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Except from:
Wink, J. (2011, 4/e, pp.157-158) Critical Pedagogy: Notes from the REAL WORLD. Upper Saddle River, NJ: Pearson Education, Inc.


This activity works well in all areas of curriculum: negotiating meaning of text, previewing, reviewing, and/or summarizing a body of knowledge. The activity can be used to generate questions from the students or to answer questions that the instructor wants to emphasize. Later, I will demonstrate that it is also effective for bringing in student voices.

How to Do It

  • Tape a large piece of butcher paper to the wall at each of the four corners of the room.
  • Each piece of paper can be blank for student-generated questions that need to be studied, or the instructor can write a specific question on each of the four pieces of paper.
  • Divide the whole group into four smaller groups. Each group needs one colored marker, and each group uses only its own color, which is different from the colors of the other groups.
  • After each small group has discussed how to answer each question (or which question the group would like to generate for the whole group), the small groups rotate to each paper, writing their answers (or questions). After the groups have rotated and answered their questions, the whole group can analyze and discuss the answers.

The Experience
We have often heard that we, as teachers, need to bring in student voices (Poplin & Weeres, 1992). But how? This method works well with a little adaptation. Often, we are in a situation in which we know that the students have intense feelings about something that is very meaningful to them. Maybe it is a social event at school or in the community; maybe it is an act of injustice they are feeling; maybe it is confusion about assignments; maybe it is our syllabus-maybe it is our teaching. We all have had these experiences and will again. We come from a tradition that assumes that when these difficult teaching/learning (pedagogical) moments arise, we should take more control: Make the students sit down; make the students be quiet; make the students do a required assignment. Sometimes, we (or, at least, I) have shifted to the old transmission model of teaching to gain control: teachers talk; students listen. I might even have reverted to teaching harder, not better. The next time you want to bring in student voices, I suggest you try this.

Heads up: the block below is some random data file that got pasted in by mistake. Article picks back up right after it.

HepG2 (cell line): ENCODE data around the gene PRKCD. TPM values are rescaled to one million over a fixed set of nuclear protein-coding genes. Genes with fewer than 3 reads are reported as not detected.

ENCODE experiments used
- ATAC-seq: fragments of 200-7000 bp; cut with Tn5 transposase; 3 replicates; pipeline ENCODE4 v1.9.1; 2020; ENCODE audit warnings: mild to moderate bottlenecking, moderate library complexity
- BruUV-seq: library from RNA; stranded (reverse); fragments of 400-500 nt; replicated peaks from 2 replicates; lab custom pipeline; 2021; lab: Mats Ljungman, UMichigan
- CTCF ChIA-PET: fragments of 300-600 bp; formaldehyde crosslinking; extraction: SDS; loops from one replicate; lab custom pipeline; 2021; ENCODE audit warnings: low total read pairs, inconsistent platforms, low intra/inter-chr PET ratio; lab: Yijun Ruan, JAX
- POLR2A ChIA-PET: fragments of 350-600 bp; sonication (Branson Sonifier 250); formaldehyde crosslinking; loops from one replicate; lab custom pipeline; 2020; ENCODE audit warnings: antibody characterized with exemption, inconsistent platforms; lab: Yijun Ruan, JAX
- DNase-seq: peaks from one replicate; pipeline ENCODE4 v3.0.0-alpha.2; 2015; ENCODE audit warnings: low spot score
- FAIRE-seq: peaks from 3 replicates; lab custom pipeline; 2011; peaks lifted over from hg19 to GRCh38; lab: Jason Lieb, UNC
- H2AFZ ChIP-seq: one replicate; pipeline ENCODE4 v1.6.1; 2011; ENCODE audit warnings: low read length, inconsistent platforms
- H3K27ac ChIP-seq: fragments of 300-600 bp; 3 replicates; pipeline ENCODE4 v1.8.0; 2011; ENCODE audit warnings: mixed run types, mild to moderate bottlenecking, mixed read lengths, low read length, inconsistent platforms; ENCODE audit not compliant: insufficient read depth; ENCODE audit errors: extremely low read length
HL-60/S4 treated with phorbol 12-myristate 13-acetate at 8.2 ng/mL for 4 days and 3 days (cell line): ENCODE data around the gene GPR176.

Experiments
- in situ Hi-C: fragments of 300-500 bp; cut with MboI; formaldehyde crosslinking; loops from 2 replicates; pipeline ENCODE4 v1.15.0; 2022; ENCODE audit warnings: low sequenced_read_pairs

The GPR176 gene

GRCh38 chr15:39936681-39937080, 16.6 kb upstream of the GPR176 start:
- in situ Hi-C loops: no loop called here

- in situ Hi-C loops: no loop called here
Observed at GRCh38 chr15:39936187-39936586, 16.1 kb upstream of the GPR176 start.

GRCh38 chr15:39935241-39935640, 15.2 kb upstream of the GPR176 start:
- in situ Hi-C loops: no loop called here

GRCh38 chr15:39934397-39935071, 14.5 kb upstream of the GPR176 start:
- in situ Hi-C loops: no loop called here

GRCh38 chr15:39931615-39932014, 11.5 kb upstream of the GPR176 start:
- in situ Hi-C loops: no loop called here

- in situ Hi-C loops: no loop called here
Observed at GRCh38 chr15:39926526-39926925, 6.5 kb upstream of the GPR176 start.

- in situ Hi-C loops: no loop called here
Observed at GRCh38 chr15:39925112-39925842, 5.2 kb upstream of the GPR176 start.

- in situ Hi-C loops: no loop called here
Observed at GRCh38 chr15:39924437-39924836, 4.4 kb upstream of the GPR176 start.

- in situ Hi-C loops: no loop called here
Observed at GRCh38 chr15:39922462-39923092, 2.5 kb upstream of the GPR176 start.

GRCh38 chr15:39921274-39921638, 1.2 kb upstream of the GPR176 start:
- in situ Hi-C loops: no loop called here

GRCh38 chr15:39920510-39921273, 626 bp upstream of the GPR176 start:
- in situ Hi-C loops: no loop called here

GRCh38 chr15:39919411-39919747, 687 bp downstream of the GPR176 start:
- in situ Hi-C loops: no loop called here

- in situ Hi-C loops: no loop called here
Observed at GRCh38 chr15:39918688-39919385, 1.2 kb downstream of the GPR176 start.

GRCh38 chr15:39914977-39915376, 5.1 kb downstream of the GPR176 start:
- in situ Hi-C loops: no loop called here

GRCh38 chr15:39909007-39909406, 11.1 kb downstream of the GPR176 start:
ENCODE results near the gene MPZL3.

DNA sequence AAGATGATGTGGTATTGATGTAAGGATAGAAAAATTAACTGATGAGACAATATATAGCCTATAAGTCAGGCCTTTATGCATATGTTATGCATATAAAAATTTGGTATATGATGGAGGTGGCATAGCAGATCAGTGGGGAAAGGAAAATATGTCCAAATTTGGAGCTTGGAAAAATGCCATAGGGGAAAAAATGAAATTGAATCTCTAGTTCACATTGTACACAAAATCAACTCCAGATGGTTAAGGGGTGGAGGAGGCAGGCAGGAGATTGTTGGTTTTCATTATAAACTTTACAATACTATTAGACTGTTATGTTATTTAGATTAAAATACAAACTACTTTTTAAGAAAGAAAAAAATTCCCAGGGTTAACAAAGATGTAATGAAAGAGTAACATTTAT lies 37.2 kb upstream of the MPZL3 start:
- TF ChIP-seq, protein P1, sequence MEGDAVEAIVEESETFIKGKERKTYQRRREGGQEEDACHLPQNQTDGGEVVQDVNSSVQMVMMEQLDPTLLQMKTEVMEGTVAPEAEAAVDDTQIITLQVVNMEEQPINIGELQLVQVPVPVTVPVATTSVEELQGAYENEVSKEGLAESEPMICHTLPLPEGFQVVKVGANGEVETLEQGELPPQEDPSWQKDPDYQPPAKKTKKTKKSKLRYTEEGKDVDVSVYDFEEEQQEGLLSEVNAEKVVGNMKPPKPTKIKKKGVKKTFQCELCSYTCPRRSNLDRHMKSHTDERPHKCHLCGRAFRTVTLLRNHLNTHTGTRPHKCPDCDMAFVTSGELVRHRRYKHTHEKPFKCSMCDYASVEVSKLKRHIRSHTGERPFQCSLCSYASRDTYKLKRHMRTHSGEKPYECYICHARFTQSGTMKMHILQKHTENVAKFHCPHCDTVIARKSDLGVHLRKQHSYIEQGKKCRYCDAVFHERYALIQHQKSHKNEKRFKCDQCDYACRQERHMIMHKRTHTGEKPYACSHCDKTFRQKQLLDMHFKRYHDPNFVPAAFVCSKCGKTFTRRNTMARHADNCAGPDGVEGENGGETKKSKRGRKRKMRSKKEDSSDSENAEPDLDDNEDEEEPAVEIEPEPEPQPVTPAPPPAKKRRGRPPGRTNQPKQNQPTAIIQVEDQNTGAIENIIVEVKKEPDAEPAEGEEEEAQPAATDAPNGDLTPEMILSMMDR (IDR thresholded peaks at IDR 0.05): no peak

In Arizona, the graduate class was scheduled only on two very long three-day weekends during the semester with various assignments due during the semester. Anyone who has ever taught or learned in class for five hours on Friday night, eight hours on Saturday, and eight hours on Sunday knows that this can be exhausting, particularly because all the students are also full-time teachers, and the vast majority are parents, too. These are people with demanding and complex lives. Without meeting weekly during a semester, it is easy for misunderstandings and confusion to emerge. Therefore, when I returned for the second intense weekend, I wanted to be sure that all students’ concerns were taken care of at the beginning of our session. However, because I was so far away geographically from the students, I didn’t know what the issues might be. I needed to bring in student voices.

For the first round of the four corners activity, I chose four questions to write on the large pieces of paper:
1. Which assignment is most frustrating at this moment and what should we do about it?
2. What is the most important thing your group learned during our last weekend together?
3. What is the most important thing you have learned since we have been apart?
4. What can I (the professor) do to assist you with your learning, and what can you (the student) do?

When we did this activity in class, the small groups were animated as they discussed the processes of the class, the assignments, and their questions. After each group had answered each of the questions at the four corners, the colored markers made evident to all of us the unique concerns of each small group. I was surprised when the students expressed repeated concern about a particular assignment. It was clear that they did not understand my expectations and that they needed more in-class time working on this major activity. Together, we juggled our schedule for the next eight-hour day to include time for this. Although this activity took an hour of our valuable time together, when student voices were heard and respected, the students were much more ready to hear teacher voice.